EUBCE 2018 Student Awards: Research Insights and Tips for a Good Presentation

The EUBCE Student Awards are delivered in recognition of the most remarkable and outstanding research work in the field of Biomass to encourage high-quality work among young researchers. 

As for the past edition of EUBCE, with regard to the next EUBCE 2019 in Lisbon young researchers may apply to Students Awards Prizes 2019 and they can submit their papers in application to the Calls for Papers 2019 as well. 

Within every European Biomass Conference and Exhibition (EUBCE) prizes are chosen by a special scientific committee and awarded during the Closing Session. 

Here some words by Jean François Dallemand, from the EC Joint Research Centre Institute for Energy -Renewable Energy Unit-, as EUBCE Students Awards 2018 Coordinator.

As BE-Sustainable Magazine we asked some Students Awards winners of the 26th EUBCE about their research work, as well as some good advice in order to give a good presentation.

rasmus_bramstoft_picRasmus Bramstoft – Technical University of Denmark, DTU Management Engineering – presented a research about integrated energy systems envisaging biomass resources.

My field of research is about modelling of integrated energy systems i.e. power, heat, gas, and transport. The research which I presented at the EUBCE 2018 addresses the arising question of the future role of biomass in an effective, cost-efficient, and sustainable transition of the Danish energy system. A novel modelling framework was developed, by combining a holistic energy system perspective with detailed modelling of bioenergy resources. The results from the model represent the socio-economic optimal systems, where investments and operations optimisation are facilitated while taking into account the spatial and temporal energy system integration. Such results may provide remarkable contributions to the related research field and can be used to support stakeholders and policymakers in strategic decision making.

photo-ma-cruz-amorosMaria de la Cruz Amorós Serrano – University of Alcalá de Henares, IMIDRA, Spain – talked about environmental issues of Elm energy crop.

I would like to take this opportunity to thank all the staff who made it possible that these trials came out ahead.  My research work is related to the generation of plants for sustainable gardening and non-agricultural food crop species. I am currently preparing my Phd thesis about biomass production and the environmental effects of Elm energy crop within IMIDRA (Instituto Madrileño de Investigación y Desarrollo Rural, Agrario y Alimentario). As Ulmus pumila is a woody plant that has been generally used as short rotation energy crop, I am studying the implantation of phenotypically-selected material. Within other studies, the vegetative material which has been used for the establishment of energy crops of Elm has consisted in plant growing up by seeds. Such vegetative material is a very heterogeneous crop, thus, it is necessary to study its vegetative propagation and its subsequent behaviour in the implantation.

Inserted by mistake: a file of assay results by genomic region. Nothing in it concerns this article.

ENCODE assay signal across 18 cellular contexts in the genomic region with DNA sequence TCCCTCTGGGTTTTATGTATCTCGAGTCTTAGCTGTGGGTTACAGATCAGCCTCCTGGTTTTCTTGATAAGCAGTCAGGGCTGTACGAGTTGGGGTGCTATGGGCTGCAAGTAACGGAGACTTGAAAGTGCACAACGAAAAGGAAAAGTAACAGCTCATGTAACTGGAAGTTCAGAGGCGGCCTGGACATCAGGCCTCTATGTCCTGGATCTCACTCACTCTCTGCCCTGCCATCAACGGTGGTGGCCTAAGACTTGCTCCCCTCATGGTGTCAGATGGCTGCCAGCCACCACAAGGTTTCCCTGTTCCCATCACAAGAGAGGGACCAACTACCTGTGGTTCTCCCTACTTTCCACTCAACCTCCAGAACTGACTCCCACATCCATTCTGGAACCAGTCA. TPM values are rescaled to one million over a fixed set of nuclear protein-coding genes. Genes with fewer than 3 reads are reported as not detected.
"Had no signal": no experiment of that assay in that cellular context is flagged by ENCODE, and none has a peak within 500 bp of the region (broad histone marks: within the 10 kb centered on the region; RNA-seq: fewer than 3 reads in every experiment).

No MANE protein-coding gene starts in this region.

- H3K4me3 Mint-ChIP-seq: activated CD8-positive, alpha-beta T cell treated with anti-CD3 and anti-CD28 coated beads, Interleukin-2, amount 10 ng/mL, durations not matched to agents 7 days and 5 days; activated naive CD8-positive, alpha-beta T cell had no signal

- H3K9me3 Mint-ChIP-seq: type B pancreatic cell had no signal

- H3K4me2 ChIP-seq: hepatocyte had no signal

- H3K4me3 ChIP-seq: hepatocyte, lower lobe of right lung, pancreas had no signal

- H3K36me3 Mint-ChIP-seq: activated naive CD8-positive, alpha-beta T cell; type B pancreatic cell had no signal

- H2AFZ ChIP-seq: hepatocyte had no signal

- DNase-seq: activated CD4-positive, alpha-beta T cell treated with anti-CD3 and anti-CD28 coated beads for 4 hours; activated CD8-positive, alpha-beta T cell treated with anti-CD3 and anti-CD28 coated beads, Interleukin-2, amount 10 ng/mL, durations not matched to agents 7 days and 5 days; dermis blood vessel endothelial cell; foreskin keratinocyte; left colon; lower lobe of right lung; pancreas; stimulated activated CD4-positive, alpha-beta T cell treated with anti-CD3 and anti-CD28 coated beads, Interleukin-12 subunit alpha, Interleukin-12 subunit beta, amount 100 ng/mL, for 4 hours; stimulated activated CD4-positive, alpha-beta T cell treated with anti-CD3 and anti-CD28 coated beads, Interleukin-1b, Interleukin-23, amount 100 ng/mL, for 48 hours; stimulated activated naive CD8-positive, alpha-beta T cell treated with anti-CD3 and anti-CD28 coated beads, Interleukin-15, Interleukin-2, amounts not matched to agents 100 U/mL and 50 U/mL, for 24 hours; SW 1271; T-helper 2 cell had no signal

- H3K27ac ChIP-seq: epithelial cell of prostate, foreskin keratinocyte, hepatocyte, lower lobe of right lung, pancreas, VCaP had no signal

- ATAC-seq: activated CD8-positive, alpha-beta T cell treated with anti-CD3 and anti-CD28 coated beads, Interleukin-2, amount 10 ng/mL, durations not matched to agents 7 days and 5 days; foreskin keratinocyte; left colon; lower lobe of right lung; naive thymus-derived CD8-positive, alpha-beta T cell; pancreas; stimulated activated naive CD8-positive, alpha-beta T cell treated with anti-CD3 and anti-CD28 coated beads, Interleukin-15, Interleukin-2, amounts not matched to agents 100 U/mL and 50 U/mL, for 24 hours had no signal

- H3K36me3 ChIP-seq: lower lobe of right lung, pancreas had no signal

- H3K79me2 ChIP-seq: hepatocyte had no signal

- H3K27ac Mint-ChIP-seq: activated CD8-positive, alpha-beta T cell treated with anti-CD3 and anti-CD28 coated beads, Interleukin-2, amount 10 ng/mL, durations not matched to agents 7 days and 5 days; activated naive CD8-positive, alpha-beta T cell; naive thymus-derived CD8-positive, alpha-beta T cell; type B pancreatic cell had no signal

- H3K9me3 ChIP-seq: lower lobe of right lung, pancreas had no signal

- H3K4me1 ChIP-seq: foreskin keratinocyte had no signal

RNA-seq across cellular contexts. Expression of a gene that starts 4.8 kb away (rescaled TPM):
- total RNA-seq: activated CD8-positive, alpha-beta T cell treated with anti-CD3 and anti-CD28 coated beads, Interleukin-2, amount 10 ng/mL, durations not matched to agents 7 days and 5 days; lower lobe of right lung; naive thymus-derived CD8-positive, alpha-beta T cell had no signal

clementClement Vanneste-Ibarcq – CEA, Liten – Bioresources preparation laboratory, FRANCE – addressed the biomass powder flow issues in the context of gasification process.

I am working in the French Atomic Energy and Alternative Energy Commission (CEA Grenoble), a public research centre. My research focuses on the flow of biomass powders in the context of the gasification process within entrained flow reactor. This process requires the biomass to be finely ground, but biomass powders present a very low flowability, leading to flow issues (arching in silos for example). The aim of this research is to propose a new granulation method to improve the flowability of these powders, which could lead to the development of entrained flow gasification at a larger scale. It was a demonstration of the technical feasibility of this new granulation method, at both lab and pilot scale. The next step will be to demonstrate the economic interest of such method, compared with other flow-improvement methods, such as torrefaction, so that results may help the industry to solve biomass powder flow issues.

Asked with the question “what would you recommend for a good presentation?”, each of them provided with some personal and valuable hint.

Maria de la Cruz Amorós Serrano underlined the feelings of passion and motivation by stating that, for a good research presentation is necessary above all that you like what you are doing and a lot of effort to do it the best possible.

Rasmus Bramstoft highlighted the necessity of identifying oneself with the audience in order to better convey the message: It was important for me to make a presentation, which made the complicated and comprehensive research easily understandable with clear key messages, such as, biomass plays a key role in future Danish energy systems, where the finite biomass resource, in particular, is needed to decarbonise the transportation sector.

The need for sympathizing with the public is pointed out by Clement Vanneste-Ibarcq too, as he affirms the necessity of putting oneself in the position of the audience: Will the listeners understand the subject, even as non-specialists of the domain? Asking this question often leads to clear and pleasant presentations.”

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